A KEANE EYE: Site dumpers come of age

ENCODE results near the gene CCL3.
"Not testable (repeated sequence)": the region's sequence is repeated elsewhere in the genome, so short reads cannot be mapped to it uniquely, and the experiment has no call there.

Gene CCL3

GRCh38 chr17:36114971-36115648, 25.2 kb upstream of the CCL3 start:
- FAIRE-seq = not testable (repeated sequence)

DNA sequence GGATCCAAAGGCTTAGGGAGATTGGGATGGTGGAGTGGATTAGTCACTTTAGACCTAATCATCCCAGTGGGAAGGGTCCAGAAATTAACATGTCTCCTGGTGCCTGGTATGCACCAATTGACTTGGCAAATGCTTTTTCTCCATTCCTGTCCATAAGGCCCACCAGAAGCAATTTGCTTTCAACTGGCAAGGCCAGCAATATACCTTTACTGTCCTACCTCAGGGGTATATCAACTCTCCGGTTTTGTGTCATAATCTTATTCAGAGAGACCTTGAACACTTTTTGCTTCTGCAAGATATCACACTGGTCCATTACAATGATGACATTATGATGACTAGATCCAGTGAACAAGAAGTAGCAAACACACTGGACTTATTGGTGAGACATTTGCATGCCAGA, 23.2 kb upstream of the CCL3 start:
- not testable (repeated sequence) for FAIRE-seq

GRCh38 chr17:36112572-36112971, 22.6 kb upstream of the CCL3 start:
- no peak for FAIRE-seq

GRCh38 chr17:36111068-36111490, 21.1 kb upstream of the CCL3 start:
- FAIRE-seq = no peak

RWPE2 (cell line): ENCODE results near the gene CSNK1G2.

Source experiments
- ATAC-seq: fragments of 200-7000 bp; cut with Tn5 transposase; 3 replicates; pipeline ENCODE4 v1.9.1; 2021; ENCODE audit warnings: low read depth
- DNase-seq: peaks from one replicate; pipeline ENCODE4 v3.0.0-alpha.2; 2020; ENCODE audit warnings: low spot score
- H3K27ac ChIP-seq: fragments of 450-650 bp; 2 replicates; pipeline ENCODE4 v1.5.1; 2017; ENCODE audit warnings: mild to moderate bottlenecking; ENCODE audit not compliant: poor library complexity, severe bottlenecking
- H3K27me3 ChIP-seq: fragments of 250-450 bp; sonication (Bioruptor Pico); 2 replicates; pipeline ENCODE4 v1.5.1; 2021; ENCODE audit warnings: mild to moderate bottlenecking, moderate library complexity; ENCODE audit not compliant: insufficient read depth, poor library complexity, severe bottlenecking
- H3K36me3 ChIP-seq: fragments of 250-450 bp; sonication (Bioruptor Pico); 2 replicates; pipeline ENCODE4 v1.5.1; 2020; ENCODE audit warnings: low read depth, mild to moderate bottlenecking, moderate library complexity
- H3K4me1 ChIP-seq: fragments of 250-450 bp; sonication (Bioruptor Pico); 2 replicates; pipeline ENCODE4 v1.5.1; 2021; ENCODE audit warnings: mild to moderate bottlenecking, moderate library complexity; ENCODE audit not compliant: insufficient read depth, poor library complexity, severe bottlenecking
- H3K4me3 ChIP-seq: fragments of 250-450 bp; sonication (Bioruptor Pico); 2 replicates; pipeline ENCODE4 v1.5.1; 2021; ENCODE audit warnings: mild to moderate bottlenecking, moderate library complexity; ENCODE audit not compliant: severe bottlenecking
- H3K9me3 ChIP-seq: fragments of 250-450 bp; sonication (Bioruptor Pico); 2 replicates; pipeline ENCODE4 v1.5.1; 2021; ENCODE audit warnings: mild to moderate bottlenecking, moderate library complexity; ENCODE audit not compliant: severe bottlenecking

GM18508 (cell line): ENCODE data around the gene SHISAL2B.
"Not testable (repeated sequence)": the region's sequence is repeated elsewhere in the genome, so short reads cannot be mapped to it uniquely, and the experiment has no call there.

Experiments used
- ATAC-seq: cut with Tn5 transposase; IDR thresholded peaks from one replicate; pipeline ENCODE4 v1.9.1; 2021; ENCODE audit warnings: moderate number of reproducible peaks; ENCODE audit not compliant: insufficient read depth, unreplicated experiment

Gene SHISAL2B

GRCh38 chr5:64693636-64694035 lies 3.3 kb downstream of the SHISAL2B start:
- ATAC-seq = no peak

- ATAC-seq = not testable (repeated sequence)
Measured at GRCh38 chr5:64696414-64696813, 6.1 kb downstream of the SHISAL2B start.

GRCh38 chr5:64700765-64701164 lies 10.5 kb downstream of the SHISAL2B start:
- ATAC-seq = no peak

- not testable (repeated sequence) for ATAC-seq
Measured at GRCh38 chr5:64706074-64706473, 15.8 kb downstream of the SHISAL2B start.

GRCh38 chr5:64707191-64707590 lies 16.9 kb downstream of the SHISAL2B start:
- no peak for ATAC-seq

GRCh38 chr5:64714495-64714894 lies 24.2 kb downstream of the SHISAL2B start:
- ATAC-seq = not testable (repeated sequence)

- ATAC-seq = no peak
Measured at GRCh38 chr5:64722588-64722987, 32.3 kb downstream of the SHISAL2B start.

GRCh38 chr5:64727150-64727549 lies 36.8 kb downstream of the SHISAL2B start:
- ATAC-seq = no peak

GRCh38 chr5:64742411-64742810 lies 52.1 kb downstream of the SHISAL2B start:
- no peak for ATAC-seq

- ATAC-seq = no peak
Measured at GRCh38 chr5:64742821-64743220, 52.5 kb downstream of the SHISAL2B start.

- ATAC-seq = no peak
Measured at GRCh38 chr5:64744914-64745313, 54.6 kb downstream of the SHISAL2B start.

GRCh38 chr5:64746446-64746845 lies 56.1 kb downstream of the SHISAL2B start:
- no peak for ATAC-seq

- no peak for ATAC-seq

They evolved a lot overseas, but by then they were rarely seen in Australia. Some more modern machines entered the country through the grey market – notably the Nikken dumpers from Japan that became popular for rail work – but they were not the sort of machine you would have backed to be sold new in Australia.Even now you can’t exactly call them a runaway success, but at least the market is starting to find out what they can be used for and to buy new machines. In simplistic terms, they are no different from any other dump truck: you fill them, they take the fill somewhere else and then you dump the load. They’re just a different size to what we are used to.When the largest of the site dumpers can handle a 10-tonne load, you realise they are not toys: they can certainly move dirt. But they’re a lot more compact than a highway tipper that can move the same payload. The dump body generally has a broad mouth that tapers at the bottom, so it provides a large target area for a mini excavator or skid steer to load. They really are a much better alternative to a wheel loader bucket for shuttling materials around a site.Sydney-based company Pomaus has made inroads in the market with the UK Barford brand of dumper, while Semco (Sydney) handles the Italian Fiori brand and Clark equipment handles the Spanish Ausa brand. The UK and Spain are the biggest users of site dumpers in the world.Over the years the dumpers have picked up some more tricks: the dump bodies can be mounted on a turntable to allow discharge over the side for backfill, or where the access road is too narrow to allow the truck to be backed in; and smaller dumpers can often be fitted with a scissor lift arrangement to raise the dump height for discharge into a skip or small truck.The dumpers have also picked up more refinement with ROPS frames and even enclosed cabs on some, more power and mobility, and even rotating operator stations so that the driver can face in the direction of travel.However, it is time to introduce a sobering note. The Health and Safety Executive in the UK notes that site dumpers account for around a third of construction transport accidents, and that these can result in serious injury and death. It’s not so much the machine as how it is used, but in Australia it would be good to take note of this and introduce controls – many of which are common sense and should apply to use of other types of equipment – to ensure that the UK experience is not replicated here.One of the hazards is overturning on slopes and rough ground, or when travelling too close to the edge of an excavation. There is a need to maintain haul routes to minimise potholes, ruts, etc, and to plan the route to avoid slopes where possible, and if unavoidable, to ensure that slopes are within the manufacturer’s guidelines and that speed is reduced.With the power of the modern machines, it is important that operators are aware that speed needs to be adjusted to the conditions. With high-lift machines, it’s important to ensure that the ground where the body is raised from is firm and level.Operators have been known to be thrown from vehicles operating over rough ground, so a retractable seat belt seems like a sensible investment. A ROPS is only effective if the operator stays on the machine.With dumpers likely to operate in confined spaces where foot traffic is present, it is best to separate foot traffic from routes used by dumpers as running over pedestrians is a hazard highlighted by overseas experience. Ensuring that the dumper is not overloaded and operator vision is not obscured are other important preventive measures.As many of these machines are likely to be placed via the rental market, it is important that hirers clearly highlight the potential hazards to users, and that training in the controls is thorough, as accidental operation of controls has also been highlighted as a hazard overseas. There is a tendency by some to see apparently simple equipment like rollers and site dumpers as low-risk machinery that an inexperienced operator can be placed on without great risk. However, each machine has its own set of risks that needs to be pointed out to users and operators, and supported by site design and controls. Complacency is the real killer.

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